ASIAN 252 - Undergraduate Seminar in Japanese Culture
Section: 001 Food, Identity and Community in Japan
Term: FA 2010
Subject: Asian Studies (ASIAN)
Department: LSA Asian Languages & Cultures
Course Note:
This undergraduate seminar offers lower division LS&A students a small group learning experience. Students explore a subject of particular interest in collaboration with a faculty member in the area of Japanese culture.
Requirements & Distribution:
FYSem, WorldLit
Waitlist Capacity:
With permission of instructor.
Advisory Prerequisites:
No knowledge of Japanese language is required.
May be elected twice for credit.
Primary Instructor:

Students will explore the place of food in a community's understanding of itself and of others. Using modern Japanese fiction and film as our main texts, we will examine how the discourse of food defines regional and national identities, and how communities are represented through patterns of consumption or deprivation. We will probe the tension between the role of certain foods as markers of cultural authenticity and the reality of cuisine as a historically dynamic, hybrid enterprise. We will investigate the connections of gender and class to food and its preparation, and study how the sharing of food affects human alliances. In short, we will be asking what it means to eat sushi.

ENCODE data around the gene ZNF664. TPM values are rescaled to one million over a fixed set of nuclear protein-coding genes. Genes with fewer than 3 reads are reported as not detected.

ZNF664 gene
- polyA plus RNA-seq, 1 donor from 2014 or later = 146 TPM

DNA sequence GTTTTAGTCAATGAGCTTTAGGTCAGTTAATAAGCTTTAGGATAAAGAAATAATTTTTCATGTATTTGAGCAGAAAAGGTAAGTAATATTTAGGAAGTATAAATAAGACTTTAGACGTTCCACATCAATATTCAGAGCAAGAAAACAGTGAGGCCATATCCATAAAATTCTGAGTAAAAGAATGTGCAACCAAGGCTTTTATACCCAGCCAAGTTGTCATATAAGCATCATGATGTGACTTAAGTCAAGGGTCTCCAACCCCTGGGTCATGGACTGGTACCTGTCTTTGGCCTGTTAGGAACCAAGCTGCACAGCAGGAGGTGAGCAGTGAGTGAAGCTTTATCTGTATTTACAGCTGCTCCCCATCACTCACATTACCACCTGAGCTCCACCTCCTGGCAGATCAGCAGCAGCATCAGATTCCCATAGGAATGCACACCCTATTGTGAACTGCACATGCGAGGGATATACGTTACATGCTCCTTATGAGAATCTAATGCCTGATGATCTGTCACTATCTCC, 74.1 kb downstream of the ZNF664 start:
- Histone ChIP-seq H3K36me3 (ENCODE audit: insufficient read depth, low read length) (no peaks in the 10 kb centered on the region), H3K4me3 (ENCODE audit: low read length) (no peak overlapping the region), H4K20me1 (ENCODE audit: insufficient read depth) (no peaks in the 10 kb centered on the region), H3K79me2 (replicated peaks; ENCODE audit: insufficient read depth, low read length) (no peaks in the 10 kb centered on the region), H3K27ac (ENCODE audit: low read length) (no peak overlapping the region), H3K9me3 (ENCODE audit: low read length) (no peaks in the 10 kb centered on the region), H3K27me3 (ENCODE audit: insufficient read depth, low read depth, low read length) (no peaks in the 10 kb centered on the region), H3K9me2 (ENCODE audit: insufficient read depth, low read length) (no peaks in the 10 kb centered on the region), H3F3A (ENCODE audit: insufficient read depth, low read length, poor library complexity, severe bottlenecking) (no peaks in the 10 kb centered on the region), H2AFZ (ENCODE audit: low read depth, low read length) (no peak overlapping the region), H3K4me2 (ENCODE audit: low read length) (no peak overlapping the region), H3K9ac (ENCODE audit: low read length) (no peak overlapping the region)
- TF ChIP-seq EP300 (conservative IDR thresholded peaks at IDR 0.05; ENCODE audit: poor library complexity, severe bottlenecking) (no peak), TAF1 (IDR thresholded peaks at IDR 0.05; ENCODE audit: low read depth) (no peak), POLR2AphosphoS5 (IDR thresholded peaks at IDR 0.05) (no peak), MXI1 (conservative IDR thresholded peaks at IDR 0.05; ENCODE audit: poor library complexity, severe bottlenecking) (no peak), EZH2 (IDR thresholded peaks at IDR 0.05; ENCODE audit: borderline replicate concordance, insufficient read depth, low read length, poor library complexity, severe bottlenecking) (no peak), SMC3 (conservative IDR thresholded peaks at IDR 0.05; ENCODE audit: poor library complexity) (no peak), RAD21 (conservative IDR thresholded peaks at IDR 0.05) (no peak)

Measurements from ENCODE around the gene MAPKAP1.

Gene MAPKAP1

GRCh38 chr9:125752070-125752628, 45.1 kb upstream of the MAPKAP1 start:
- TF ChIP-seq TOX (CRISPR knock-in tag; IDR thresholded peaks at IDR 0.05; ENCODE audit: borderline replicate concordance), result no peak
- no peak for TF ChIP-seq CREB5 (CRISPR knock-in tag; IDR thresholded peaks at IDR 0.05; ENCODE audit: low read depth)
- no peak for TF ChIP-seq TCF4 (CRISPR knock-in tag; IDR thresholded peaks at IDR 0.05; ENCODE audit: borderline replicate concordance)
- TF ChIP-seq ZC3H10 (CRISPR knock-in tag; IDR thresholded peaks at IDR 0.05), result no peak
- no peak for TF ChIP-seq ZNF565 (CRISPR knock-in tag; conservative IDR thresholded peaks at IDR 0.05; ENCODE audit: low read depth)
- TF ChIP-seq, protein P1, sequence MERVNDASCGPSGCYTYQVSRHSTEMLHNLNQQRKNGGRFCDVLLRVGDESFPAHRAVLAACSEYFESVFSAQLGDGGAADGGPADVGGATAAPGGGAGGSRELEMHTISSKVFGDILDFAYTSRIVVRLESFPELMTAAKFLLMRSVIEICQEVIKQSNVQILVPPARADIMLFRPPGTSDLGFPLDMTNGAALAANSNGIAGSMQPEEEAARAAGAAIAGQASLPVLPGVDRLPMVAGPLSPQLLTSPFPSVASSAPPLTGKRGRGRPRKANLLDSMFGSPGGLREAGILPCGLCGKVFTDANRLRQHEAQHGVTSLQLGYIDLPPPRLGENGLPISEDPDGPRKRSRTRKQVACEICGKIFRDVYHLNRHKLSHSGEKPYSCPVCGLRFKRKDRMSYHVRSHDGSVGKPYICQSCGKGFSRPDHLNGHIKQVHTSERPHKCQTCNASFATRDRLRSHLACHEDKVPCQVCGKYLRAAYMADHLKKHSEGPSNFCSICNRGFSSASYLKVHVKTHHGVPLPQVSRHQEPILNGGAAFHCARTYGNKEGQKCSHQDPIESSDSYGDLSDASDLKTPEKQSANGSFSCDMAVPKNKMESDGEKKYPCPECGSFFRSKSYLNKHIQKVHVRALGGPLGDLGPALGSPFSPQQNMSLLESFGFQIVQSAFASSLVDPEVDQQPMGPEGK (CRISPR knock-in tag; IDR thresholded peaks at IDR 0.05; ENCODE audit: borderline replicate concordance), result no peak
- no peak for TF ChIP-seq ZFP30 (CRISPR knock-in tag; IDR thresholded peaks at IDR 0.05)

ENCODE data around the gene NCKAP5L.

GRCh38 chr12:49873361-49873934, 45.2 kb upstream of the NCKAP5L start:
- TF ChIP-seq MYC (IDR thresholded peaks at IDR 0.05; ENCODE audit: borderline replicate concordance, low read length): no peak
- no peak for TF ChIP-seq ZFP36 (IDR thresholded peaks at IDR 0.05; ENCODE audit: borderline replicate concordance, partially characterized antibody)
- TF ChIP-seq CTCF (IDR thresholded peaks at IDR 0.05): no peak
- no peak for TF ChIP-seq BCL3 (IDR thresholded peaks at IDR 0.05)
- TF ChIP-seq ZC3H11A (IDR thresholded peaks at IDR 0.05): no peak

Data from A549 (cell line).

ASIAN 252 - Undergraduate Seminar in Japanese Culture
Schedule Listing
001 (SEM)
3Fr or So
WF 1:00PM - 2:30PM
NOTE: Data maintained by department in Wolverine Access. If no textbooks are listed below, check with the department.

Other readings will be provided via CTools.
ISBN: 9780486200705
The Book of Tea, Author: Kakuzo Okakura, Publisher: Dover PAPER 1964
ISBN: 9780804813792
Fires on the plain, Author: O?oka, Sho?hei., Publisher: Tuttle 1990
ISBN: 9780802115164
Kitchen, Author: Yoshimoto, Banana, 1964-, Publisher: Grove Press 1993
Syllabi are available to current LSA students. IMPORTANT: These syllabi are provided to give students a general idea about the courses, as offered by LSA departments and programs in prior academic terms. The syllabi do not necessarily reflect the assignments, sequence of course materials, and/or course expectations that the faculty and departments/programs have for these same courses in the current and/or future terms.

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